Keyword: Radio equipment

Stories

Features: Medical

For many high-power RF applications, the “Q factor” of embedded capacitors is one of the most important characteristics in the design of circuits. This includes products such as cellular/telecom...

Features: Communications

Traditionally, small chip antennas used in RF-enabled medical devices have required a designated ground “keep out” area to minimize interference from other components and ensure the ideal radiation...

R&D: Medical
Injectable Computers Broadcast From Inside The Body

Professors David Blaauw and David Wenzloff of the Electrical and Computer Engineering Department, University of Michigan, Ann Arbor, are designing millimeter-scale, ultra-low-power sensing systems that can be injected into the body through a syringe. Unlike other similarly-sized radios, these...

Features: Test & Measurement

Often, the last thing first-time and even serial entrepreneurs think about is how the result of...

Features: Medical

Implementation of IEC 60601-1-2, 4th edition is on the horizon. This collateral standard to the IEC 60601-1 medical safety standard specifies the electromagnetic compatibility (EMC) requirements for...

Applications: Medical

Ablation, or the use of high-frequency electromagnetic (EM) energy to destroy soft-tissue tumors, has been in existence for a few decades, but in recent years its underlying technology...

Technology Leaders: Connectivity

The medical device market has been rapidly changing over the last decade and a key area of change is addressing today’s fast paced data-driven environment. Multiple sources...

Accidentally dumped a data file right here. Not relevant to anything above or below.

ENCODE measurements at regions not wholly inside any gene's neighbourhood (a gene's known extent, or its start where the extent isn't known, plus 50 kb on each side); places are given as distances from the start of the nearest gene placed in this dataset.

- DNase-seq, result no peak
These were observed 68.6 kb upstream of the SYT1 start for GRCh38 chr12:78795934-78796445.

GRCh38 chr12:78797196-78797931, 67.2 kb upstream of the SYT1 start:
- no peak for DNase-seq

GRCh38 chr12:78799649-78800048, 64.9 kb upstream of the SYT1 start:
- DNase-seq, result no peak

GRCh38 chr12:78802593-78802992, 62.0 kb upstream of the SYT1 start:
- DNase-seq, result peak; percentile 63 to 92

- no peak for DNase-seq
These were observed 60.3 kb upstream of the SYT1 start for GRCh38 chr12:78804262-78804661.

R&D: Medical
Implantable Device Improves Optogenetics Methods

An implant built by Stanford University engineers produces light to stimulate nerves of the brain, spinal cord, or limbs in mice. The technology is powered wirelessly, using the mouse's own body to transfer energy. Scientists will use the new optogenetic nerve stimulation methods to investigate a...

R&D: Medical
Shape-Shifting GEM Sensor Responds to Radio Frequencies

Geometrically encoded magnetic sensors (GEMs), developed by researchers from National Institute of Standards and Technology (NIST) and the National Institutes of Health (NIH), react to local biochemical conditions by changing their shape and response to radio frequencies.

Features: Test & Measurement

Imagine you are recovering from an operation and are fitted with wireless body sensors that allow you to move in the hospital bed or around the room in comfort. Once past...

Features: Manufacturing & Prototyping

Many medical device applications require stripping outer layers of polymers from small diameter wire, and a laser is well suited for this material removal task. Offering a non-contact...

R&D: Medical

A Stanford University engineering team has built a radio the size of an ant that requires no batteries. The device gathers all the power it needs from the same electromagnetic waves that carry signals to...

R&D: Electronics & Computers

In the not too distant "Internet of Things" reality, sensors could be embedded in everyday objects to help monitor and track everything from the safety of bridges to the health of your heart....

Technology Leaders: Connectivity

How well do we really know ourselves? Consider that the typical modern automobile provides far more real-time feedback on its operating status than we know about the health of our own...

R&D: Medical

A team of engineers at the University of Washington, Seattle, have designed a low-power sensor that could be placed permanently in a person’s eye to track changes in eye pressure. The...

R&D: Medical

Researchers at the Fraunhofer Institute for Microelectronic Circuits and Systems IMS in Duisburg, Germany, have developed a sensor that can measure and individually adjust brain pressure if the...